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Site Server - Capacity Model for Internet Transactions

April 1999 

Abstract

The purpose of capacity planning for Internet services is to enable Internet site deployments that accomplish the following:

  • Support transaction throughput targets 

  • Remain within acceptable response time bounds

  • Minimize the total dollar cost of ownership of the host platform 

Conventional solutions to capacity planning often attempt to cost Internet services by extrapolating generic benchmark measurements. To better meet the stated objectives of capacity planning, a methodology based on Transaction Cost Analysis (TCA) has been developed at Microsoft® for estimating system capacity requirements.

Client transactions are simulated on the host server by a load generation tool that supports standard network protocols. By varying the client load, transaction throughput is correlated with resource utilization over the linear operating regime. A profile is then defined based on anticipated user behavior. This usage profile determines the throughput target and other important transaction parameters from which resource utilization and capacity requirements are then calculated.

Introduction

Conventional Approach

Conventional approaches to capacity planning often involve benchmarking the maximum workload of some specific combination of services, each with a particular usage profile on specific hardware. This process is incomplete and time-consuming, because it is not practical to iterate through all possible hardware, service, and usage profile permutations. A common response to this limitation is to determine these benchmarks for only a moderate number of representative deployment scenarios, and then attempt to estimate costs by extrapolating these benchmarks to fit each particular deployment scenario. This approach also increases the risk of over-provisioning hardware, because these benchmarks are designed to capture only the maximum workload attainable.

Transaction Cost Analysis

Transaction Cost Analysis (TCA) attempts to reduce the uncertainty inherent in this process by providing a framework for estimating each resource cost as a function of any usage profile, service mix, or hardware configuration. Hardware resources include, but are not necessarily limited to, CPU, cache, system bus, RAM, disk subsystem, and network. By using TCA methodology, the potential for over-provisioning hardware is also reduced, because the entire (linear) workload range is measured. Finally, unlike some code profiling techniques, TCA captures all costs present during run time, such as operating system overhead.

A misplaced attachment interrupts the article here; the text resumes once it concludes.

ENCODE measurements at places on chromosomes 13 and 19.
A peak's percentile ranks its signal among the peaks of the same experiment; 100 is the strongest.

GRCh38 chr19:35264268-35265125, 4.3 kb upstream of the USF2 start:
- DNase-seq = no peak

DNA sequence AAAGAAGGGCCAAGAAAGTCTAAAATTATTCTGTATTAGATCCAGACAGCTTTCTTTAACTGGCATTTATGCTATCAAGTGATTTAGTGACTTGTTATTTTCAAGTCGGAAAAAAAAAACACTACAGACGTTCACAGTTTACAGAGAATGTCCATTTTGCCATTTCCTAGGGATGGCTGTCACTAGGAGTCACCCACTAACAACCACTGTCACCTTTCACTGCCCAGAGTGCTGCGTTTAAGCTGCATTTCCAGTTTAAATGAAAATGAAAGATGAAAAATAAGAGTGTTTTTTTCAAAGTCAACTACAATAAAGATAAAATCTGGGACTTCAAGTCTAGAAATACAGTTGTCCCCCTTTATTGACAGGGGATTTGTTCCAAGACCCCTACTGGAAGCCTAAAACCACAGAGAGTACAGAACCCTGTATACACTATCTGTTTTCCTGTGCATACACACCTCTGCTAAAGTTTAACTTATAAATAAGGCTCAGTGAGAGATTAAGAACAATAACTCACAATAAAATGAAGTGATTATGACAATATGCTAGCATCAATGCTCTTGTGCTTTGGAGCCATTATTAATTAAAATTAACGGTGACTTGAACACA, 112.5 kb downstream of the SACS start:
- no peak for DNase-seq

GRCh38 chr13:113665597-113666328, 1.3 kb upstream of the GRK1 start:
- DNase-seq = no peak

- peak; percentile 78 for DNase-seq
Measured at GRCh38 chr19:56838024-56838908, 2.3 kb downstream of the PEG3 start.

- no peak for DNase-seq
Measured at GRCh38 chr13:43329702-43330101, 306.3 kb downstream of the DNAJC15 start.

Figure 1 Comparison between a Conventional Approach and TCA 

The TCA methodology is applicable to any client-server system, but this paper will focus on its application to Internet services.

Two references, Capacity Planning and Performance Modeling (From Mainframes to Client-Server Systems) 1   and Modeling Techniques and Tools for Computer Performance Evaluation,2 focus on capacity and performance modeling in general. Another reference, Configuration and Capacity Planning for Solaris Servers,3 focuses on capacity planning for Sun Solaris systems, but offers helpful general insight as well.

Transaction Cost Analysis Methodology

TCA can be used to detect code bottlenecks and for capacity planning. In many cases, it is used for both purposes simultaneously, allowing the last code iteration to have accompanying capacity information. This paper only discusses using TCA for capacity planning. For simplicity, the methodology presented here assumes that the service analyzed has no code bottleneck (and scales approximately linearly in implementation) and that the hardware bottleneck resides on the hardware running this service.

Usage Profile

The effectiveness and flexibility of the capacity planning model depends on a careful assessment of the expected usage profile for each service. This usage profile consists of both individual and aggregated user behavior, and site profile information. Analysis of transaction logs of similar services provides a helpful starting point for defining this profile. Characteristics derived from this profile are then used to establish performance targets.

Site Profile

A representative site profile must be defined that specifies the following:

  • Services deployed 

  • Number of concurrent users for each service 

  • Expected deployment configuration 

This deployment configuration should include the servers where each software component will reside.